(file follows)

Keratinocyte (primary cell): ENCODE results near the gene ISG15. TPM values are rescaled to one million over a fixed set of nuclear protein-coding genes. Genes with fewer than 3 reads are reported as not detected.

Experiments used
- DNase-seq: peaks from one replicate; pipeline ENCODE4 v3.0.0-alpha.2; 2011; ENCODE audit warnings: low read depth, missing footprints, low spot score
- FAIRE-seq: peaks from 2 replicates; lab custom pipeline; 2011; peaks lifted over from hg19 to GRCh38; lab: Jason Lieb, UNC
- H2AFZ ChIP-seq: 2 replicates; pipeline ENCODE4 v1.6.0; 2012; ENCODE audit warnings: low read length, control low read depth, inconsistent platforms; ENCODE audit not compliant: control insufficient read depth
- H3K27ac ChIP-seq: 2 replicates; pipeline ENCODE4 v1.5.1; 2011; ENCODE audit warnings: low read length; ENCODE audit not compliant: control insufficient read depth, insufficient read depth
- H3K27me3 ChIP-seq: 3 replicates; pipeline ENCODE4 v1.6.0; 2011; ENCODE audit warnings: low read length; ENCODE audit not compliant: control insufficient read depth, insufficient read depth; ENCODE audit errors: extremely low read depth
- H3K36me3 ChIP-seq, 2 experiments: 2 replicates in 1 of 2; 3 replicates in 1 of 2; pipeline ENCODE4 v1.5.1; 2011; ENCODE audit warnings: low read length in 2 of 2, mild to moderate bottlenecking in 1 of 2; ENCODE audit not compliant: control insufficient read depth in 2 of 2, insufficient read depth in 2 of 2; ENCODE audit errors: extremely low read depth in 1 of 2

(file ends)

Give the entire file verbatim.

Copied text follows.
Keratinocyte (primary cell): ENCODE results near the gene ISG15. TPM values are rescaled to one million over a fixed set of nuclear protein-coding genes. Genes with fewer than 3 reads are reported as not detected.

Experiments used
- DNase-seq: peaks from one replicate; pipeline ENCODE4 v3.0.0-alpha.2; 2011; ENCODE audit warnings: low read depth, missing footprints, low spot score
- FAIRE-seq: peaks from 2 replicates; lab custom pipeline; 2011; peaks lifted over from hg19 to GRCh38; lab: Jason Lieb, UNC
- H2AFZ ChIP-seq: 2 replicates; pipeline ENCODE4 v1.6.0; 2012; ENCODE audit warnings: low read length, control low read depth, inconsistent platforms; ENCODE audit not compliant: control insufficient read depth
- H3K27ac ChIP-seq: 2 replicates; pipeline ENCODE4 v1.5.1; 2011; ENCODE audit warnings: low read length; ENCODE audit not compliant: control insufficient read depth, insufficient read depth
- H3K27me3 ChIP-seq: 3 replicates; pipeline ENCODE4 v1.6.0; 2011; ENCODE audit warnings: low read length; ENCODE audit not compliant: control insufficient read depth, insufficient read depth; ENCODE audit errors: extremely low read depth
- H3K36me3 ChIP-seq, 2 experiments: 2 replicates in 1 of 2; 3 replicates in 1 of 2; pipeline ENCODE4 v1.5.1; 2011; ENCODE audit warnings: low read length in 2 of 2, mild to moderate bottlenecking in 1 of 2; ENCODE audit not compliant: control insufficient read depth in 2 of 2, insufficient read depth in 2 of 2; ENCODE audit errors: extremely low read depth in 1 of 2